As Theatre N16 face eviction from Balham, Grumpy Gay Critic petitions the Mayor of London and his Night Czar to do more to protect fringe theatre.
Dear Sadiq Khan and Amy Lamé,
I can only imagine the busy lives of both a mayor and a czar, but I hope you’ll take a moment to read my letter. You see, I think you’re both doing a good job at trying to protect and preserve London’s marvellous culture, especially as you’ve already taken fantastic steps to secure the future of some crucial places of cultural significance in London: like the ongoing saga to ensure the Royal Vauxhall Tavern remains a bastion of queer performance, and ensuring that the redevelopment of the Joiners Arms includes an LGBTQI venue. However, what about fringe theatre?
Yes, some are doing great, such as the King’s Head moving to a bigger venue, Ovalhouse being rehomed in a purpose-built venue in Brixton, and there’s that new theatre being built in Streatham. But these success stories don’t happen all the time.
Theatre N16 are now being booted out of The Bedford in Balham after owners are decided they’re going to try and spruce up the historic building. The owners don’t see the “need” to keep a fringe theatre space at the top of the building. It’s a crying shame because N16 has produced some amazing work: 178 productions with a total audience number of 28,000 patrons so far! It’s the birthplace of fast-growing fantastic feminist writing festival Herstory, it shed light on historic injustice with Your Ever Loving, disturbed and perturbed audiences with the sensational This is Not Culturally Significant, and pushed boundaries with the now internationally acclaimed The Rules of Inflation. Then it’s hosted some brilliant visiting fringe theatre companies such as the daring and bold Boat looking at immigration and refugeeism.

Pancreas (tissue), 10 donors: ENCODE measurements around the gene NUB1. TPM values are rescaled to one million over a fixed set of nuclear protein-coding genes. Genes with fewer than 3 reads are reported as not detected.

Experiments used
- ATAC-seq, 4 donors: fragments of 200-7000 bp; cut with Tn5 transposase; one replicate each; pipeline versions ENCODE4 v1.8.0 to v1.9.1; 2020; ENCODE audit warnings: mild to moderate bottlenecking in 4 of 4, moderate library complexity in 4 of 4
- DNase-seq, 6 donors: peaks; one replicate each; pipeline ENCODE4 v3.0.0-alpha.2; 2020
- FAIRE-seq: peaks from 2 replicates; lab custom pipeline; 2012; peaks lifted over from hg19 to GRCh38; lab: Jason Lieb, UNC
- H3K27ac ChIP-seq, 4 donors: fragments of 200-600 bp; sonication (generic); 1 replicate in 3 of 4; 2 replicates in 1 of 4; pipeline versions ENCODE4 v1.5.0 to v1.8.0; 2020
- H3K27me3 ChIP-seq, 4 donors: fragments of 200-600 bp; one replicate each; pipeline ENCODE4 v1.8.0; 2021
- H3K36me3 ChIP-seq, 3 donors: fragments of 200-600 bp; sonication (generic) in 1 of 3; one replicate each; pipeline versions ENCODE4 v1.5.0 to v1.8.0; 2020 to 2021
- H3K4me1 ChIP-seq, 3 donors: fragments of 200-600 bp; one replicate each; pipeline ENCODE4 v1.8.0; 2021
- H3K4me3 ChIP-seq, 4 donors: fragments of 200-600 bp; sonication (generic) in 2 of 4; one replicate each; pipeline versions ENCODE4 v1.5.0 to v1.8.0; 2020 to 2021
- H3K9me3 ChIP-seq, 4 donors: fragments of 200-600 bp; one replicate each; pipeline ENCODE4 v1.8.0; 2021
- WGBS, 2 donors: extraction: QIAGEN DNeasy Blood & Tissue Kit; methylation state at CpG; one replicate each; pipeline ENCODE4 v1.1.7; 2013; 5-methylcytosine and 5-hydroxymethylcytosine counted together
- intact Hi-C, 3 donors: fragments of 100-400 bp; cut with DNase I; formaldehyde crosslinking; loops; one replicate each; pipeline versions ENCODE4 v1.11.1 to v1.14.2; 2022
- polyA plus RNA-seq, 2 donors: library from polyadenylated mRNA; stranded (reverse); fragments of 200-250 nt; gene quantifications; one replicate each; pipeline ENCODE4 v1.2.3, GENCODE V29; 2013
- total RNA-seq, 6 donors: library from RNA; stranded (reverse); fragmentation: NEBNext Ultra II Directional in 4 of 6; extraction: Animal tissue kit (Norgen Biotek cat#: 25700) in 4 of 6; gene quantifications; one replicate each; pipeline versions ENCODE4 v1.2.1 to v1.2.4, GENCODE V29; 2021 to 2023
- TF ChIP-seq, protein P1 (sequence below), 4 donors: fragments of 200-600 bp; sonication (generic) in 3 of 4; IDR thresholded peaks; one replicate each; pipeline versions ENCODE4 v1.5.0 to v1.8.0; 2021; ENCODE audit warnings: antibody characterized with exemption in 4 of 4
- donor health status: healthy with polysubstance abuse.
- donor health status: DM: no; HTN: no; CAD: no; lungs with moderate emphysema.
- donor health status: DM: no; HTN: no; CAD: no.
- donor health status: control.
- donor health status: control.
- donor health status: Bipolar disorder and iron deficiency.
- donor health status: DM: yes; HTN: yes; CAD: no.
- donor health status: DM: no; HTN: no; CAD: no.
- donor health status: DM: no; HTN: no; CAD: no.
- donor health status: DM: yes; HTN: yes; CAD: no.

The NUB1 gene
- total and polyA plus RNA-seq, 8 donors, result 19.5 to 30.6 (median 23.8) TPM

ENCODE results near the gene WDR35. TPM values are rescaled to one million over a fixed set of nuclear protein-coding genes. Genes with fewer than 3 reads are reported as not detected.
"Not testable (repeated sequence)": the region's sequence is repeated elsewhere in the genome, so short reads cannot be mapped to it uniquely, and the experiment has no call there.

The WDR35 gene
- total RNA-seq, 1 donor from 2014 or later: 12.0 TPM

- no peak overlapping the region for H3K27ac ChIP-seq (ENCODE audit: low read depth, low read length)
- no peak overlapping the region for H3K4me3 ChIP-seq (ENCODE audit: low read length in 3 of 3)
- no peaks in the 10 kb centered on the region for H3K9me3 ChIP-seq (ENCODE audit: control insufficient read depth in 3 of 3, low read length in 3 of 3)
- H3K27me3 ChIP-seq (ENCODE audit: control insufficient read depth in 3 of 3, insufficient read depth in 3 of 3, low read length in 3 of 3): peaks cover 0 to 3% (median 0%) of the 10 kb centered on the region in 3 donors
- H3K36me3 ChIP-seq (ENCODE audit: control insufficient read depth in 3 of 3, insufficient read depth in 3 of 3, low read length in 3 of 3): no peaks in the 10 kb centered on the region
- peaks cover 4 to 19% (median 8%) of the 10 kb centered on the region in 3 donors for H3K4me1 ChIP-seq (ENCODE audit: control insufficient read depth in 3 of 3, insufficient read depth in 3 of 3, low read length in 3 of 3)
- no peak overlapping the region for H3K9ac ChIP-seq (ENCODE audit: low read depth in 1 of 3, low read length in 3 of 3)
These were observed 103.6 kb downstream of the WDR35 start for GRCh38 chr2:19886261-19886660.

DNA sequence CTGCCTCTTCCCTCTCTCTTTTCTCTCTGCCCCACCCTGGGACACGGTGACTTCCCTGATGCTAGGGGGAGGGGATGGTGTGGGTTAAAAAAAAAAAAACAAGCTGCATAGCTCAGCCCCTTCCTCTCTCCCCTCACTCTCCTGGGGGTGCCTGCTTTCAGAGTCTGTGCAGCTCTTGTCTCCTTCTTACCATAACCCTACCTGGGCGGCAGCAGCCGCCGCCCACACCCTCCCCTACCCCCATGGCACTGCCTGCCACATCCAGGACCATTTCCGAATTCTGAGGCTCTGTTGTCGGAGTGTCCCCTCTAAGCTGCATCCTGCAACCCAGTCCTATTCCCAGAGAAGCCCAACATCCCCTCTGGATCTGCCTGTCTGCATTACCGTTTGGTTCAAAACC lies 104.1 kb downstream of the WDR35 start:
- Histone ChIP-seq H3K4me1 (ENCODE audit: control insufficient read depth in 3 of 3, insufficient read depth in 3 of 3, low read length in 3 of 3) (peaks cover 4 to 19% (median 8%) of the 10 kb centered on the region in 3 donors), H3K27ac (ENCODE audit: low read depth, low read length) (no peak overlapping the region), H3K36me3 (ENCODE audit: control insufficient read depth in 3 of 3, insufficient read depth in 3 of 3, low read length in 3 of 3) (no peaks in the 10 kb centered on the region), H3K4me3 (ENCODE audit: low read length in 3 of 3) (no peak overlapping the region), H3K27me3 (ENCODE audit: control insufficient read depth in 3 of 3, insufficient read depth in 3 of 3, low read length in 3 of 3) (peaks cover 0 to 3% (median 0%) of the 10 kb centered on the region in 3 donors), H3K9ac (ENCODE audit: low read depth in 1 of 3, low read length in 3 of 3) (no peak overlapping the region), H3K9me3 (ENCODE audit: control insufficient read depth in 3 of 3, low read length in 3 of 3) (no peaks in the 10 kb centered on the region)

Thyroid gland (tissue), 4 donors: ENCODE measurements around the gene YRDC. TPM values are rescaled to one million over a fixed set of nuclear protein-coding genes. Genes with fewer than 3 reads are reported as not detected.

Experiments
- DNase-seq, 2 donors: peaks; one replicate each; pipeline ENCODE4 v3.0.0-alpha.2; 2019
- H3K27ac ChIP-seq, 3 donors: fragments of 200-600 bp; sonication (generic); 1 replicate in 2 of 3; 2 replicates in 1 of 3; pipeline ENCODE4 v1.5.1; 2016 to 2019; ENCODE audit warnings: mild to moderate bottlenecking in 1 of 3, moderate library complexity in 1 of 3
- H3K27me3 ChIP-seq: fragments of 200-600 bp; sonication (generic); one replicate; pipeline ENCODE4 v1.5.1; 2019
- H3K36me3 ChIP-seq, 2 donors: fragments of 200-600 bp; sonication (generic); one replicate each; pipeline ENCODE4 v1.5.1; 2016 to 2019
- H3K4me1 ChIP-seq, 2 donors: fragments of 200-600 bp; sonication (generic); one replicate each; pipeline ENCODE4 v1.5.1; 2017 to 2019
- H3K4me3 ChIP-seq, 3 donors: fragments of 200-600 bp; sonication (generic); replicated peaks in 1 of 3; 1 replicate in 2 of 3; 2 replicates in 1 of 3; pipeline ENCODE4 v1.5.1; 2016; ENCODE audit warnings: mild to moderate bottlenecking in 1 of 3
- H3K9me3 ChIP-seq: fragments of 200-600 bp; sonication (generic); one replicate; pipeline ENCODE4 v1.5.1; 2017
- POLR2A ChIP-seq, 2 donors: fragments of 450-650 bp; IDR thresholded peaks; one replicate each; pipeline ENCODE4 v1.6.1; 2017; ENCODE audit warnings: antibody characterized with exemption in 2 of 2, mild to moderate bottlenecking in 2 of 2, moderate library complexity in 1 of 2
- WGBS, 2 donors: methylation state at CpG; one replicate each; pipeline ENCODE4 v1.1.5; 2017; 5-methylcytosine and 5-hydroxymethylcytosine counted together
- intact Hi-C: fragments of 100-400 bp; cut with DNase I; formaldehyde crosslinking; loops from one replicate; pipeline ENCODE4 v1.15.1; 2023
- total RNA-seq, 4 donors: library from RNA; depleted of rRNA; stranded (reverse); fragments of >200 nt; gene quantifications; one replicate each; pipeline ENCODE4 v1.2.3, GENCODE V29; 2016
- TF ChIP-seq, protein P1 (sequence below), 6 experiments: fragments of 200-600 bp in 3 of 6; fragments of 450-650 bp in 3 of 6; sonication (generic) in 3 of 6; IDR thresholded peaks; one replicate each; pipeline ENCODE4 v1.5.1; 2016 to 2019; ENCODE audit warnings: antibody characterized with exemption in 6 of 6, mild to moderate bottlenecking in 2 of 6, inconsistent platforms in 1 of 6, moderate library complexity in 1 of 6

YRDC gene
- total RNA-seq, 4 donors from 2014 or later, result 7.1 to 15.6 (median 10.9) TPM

Yes, the tenacity of our fringe theatre makers has seen some theatres live on elsewhere when unceremoniously evicted. Above the Stag is one such success story after managing to find a new home in Vauxhall (although are raising funds to move again), and the Southwark Playhouse moving from London Bridge to Elephant and Castle. But this is not always the case; the Greenwich Playhouse has never resurfaced since it got kicked out of Greenwich; the Landor Theatre is now a footnote in Clapham’s history books; and the Twickenham Theatre, after putting on an amazing show with two major West End stars, was snuffed out as quickly as it had sparked up.
I do fear for Theatre N16, even though founder and Executive Director Jamie Eastlake is a determined chap having already been moved on from Stoke Newington to resettle in Balham two years ago, as is recently appointed Artistic Director Scott Ellis. Whilst I have plenty of faith that this isn’t the end of Theatre N16 there’s still the possibility that they won’t be as fortuitous this time and we will end up losing yet another brilliant fringe theatre. What’s more, we could end up losing a fringe theatre that actually pays those who perform there in agreement with Equity, and has endeavoured to make sure visiting companies don’t leave the theatre after putting on a show without any debt. Theatre N16 is both an artistic and economic success.
I’m not going to start telling both of you how I think you should be doing your jobs (especially as I have no massive complaints thus far), but I really would like to see more done to protect our fringe theatre spaces from aggressive and/or short-sighted developers and landlords. Fringe theatre is an essential and exciting part of London culture. These theatres might be small and not as glamorous as those on Shaftsbury Avenue, but they’re as powerful, provocative, and need to be supported just as much as West End and off-West End venues.
I know that it might not be possible to directly help Theatre N16 at this point in time (unless you personally want to donate a few bob to their crowdfunding page to help them relocate) but I would really like to plead, as someone that deeply loves the London fringe, that more is done to protect our small theatre venues as they vitally important and at risk.